Rep. Zoe Lofgren Plans Amendment To CFAA Called Aaron’s LawBy: Zach Walton - January 16, 2013
In the wake of Aaron Swartz’ passing over the weekend, many people questioned why such a brilliant young man would take his own life. His family and many others said his death was “the product of a criminal justice system rife with intimidation and prosecutorial overreach.” Now people are calling for reforms to the law that allowed the justice system to come out so strongly against him, and one lawmaker is answering that call.
TechDirt reports that Rep. Zoe Lofgren is proposing an amendment to the Computer Fraud and Abuse Act called Aaron’s Law. She explained what the amendment would do in a thread announcing the legislation on Reddit:
As we mourn Aaron Swartz’s tragic death, many of us are deeply troubled as we learn more about the government’s actions against him. His family’s statement about this speaks volumes about the inappropriate efforts undertaken by the U.S. government. There’s no way to reverse the tragedy of Aaron’s death, but we can work to prevent a repeat of the abuses of power he experienced.
We should prevent what happened to Aaron from happening to other Internet users. The government was able to bring such disproportionate charges against Aaron because of the broad scope of the Computer Fraud and Abuse Act (CFAA) and the wire fraud statute. It looks like the government used the vague wording of those laws to claim that violating an online service’s user agreement or terms of service is a violation of the CFAA and the wire fraud statute.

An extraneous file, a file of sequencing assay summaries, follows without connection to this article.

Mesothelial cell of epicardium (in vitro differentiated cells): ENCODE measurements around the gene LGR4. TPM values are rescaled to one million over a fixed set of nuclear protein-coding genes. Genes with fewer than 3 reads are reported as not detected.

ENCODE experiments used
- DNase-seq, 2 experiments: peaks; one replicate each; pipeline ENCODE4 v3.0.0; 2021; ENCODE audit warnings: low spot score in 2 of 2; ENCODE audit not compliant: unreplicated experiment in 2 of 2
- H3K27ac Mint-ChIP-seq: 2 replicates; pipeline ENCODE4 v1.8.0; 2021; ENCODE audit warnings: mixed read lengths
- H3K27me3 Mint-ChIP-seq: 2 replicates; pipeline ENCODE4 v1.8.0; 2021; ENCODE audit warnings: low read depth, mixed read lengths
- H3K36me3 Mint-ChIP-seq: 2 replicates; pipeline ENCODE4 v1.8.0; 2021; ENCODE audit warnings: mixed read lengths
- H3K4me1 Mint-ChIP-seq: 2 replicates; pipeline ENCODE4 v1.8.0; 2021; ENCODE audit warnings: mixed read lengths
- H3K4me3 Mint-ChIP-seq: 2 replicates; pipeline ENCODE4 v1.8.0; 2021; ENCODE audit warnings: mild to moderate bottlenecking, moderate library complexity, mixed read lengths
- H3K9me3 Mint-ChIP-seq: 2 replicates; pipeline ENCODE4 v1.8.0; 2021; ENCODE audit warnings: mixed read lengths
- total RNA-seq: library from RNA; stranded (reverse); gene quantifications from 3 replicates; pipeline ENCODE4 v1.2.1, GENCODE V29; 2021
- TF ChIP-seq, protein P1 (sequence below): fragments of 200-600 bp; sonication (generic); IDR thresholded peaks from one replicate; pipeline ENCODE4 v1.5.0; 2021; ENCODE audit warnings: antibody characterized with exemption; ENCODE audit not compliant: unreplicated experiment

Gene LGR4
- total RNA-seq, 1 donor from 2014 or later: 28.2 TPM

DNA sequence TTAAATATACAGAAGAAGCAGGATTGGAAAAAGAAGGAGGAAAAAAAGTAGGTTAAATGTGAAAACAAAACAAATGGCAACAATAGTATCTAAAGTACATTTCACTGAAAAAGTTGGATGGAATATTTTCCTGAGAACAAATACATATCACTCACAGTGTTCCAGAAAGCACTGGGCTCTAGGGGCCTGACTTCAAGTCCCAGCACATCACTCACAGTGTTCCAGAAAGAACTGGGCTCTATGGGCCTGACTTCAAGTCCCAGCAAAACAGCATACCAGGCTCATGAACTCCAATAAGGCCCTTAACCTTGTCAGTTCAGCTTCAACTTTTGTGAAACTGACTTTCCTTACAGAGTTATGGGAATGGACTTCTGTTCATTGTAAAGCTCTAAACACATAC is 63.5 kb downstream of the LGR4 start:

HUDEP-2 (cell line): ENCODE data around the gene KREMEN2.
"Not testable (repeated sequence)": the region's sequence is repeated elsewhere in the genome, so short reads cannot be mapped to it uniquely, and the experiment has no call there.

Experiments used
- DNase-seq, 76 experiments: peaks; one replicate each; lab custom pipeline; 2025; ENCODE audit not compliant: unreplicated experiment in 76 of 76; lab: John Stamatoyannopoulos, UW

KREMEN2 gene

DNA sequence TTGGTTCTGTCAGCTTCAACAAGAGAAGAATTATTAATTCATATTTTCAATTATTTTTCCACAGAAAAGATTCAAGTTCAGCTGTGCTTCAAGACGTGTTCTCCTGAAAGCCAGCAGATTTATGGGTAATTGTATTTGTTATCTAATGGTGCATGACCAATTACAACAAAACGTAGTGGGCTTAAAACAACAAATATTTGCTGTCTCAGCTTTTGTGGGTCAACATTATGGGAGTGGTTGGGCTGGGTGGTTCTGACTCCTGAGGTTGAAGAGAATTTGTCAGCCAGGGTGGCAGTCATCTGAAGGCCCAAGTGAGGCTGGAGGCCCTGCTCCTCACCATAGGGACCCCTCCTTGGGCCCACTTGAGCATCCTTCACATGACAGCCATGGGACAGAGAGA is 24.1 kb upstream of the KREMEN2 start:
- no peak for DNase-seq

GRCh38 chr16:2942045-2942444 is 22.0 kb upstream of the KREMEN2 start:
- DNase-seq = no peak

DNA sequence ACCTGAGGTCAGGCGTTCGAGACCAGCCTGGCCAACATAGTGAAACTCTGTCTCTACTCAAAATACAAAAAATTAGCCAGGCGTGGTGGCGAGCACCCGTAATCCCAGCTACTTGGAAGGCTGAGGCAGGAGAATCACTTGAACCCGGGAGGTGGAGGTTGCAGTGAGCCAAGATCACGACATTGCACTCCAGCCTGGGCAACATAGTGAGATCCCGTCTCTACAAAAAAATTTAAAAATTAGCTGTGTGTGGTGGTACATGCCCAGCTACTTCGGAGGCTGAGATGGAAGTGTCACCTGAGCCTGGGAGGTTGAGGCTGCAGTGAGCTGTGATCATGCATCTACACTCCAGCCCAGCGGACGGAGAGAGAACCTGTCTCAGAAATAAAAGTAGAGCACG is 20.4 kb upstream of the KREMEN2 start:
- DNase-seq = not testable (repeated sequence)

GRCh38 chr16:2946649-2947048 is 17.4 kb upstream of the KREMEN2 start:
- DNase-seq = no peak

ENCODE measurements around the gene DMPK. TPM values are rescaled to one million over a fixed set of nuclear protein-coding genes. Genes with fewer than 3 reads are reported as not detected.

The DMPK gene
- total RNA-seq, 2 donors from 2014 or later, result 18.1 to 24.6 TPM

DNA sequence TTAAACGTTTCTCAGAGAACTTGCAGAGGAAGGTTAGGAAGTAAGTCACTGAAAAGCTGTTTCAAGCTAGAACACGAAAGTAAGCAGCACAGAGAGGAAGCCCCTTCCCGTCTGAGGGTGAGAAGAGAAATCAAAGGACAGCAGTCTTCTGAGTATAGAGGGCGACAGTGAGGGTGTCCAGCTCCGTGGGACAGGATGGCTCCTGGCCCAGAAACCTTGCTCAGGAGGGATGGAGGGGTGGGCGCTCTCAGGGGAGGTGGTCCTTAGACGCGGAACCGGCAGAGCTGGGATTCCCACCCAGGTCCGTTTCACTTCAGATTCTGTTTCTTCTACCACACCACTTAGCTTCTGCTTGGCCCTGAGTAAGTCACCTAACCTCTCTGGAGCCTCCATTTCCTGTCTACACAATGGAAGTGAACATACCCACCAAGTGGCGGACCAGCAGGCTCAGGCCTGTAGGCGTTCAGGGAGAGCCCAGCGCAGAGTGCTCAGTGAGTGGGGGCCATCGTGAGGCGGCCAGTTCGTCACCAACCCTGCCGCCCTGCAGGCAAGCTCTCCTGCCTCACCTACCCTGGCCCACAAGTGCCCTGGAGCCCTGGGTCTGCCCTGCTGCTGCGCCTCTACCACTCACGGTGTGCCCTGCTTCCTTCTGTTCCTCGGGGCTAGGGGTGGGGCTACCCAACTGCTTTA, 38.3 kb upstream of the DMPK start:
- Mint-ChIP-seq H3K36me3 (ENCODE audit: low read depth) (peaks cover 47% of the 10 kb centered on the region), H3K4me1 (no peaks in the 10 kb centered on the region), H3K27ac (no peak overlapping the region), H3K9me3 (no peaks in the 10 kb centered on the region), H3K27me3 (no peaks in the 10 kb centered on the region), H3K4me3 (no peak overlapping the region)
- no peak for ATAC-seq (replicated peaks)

Using the law in this way could criminalize many everyday activities and allow for outlandishly severe penalties.
When our laws need to be modified, Congress has a responsibility to act. A simple way to correct this dangerous legal interpretation is to change the CFAA and the wire fraud statutes to exclude terms of service violations. I will introduce a bill that does exactly that. In addition to the posted link, a draft copy of the bill is available here. In coming days, I will seek cosponsors for the bill from both political parties.
As you know from prior posts, I am drafting broader measures to improve copyright law that are separate from this effort. But this bill to amend CFAA and wire fraud statutes, which I would like to call “Aaron’s Law,” should be enacted separately and swiftly. It could be an important tribute to him.
But that is likely to happen only with your help and your support.
In short, the amendment would decriminalize Terms of Service violations. It was the one crime that Swartz was “guilty” of, and others have been trapped for under the CFAA for similar acts. Unfortunately, violation of ToS under CFAA carries a stiffer penalty than many violent crimes as pointed out by activists as part of Anonymous’ #OpAngel campaign that seeks to reform the law as well.
How good of a chance would Aaron’s Law have if it’s introduced in the House? It’s hard to say. Lofgren’s bills that address technology and Internet related matters don’t exactly have a stunning track record. The 113th Congress has some new members, however, and these new members may be more open to passing reform to bills created in the 80s that no longer apply to modern day scenarios.[Image: ragesoss/flickr]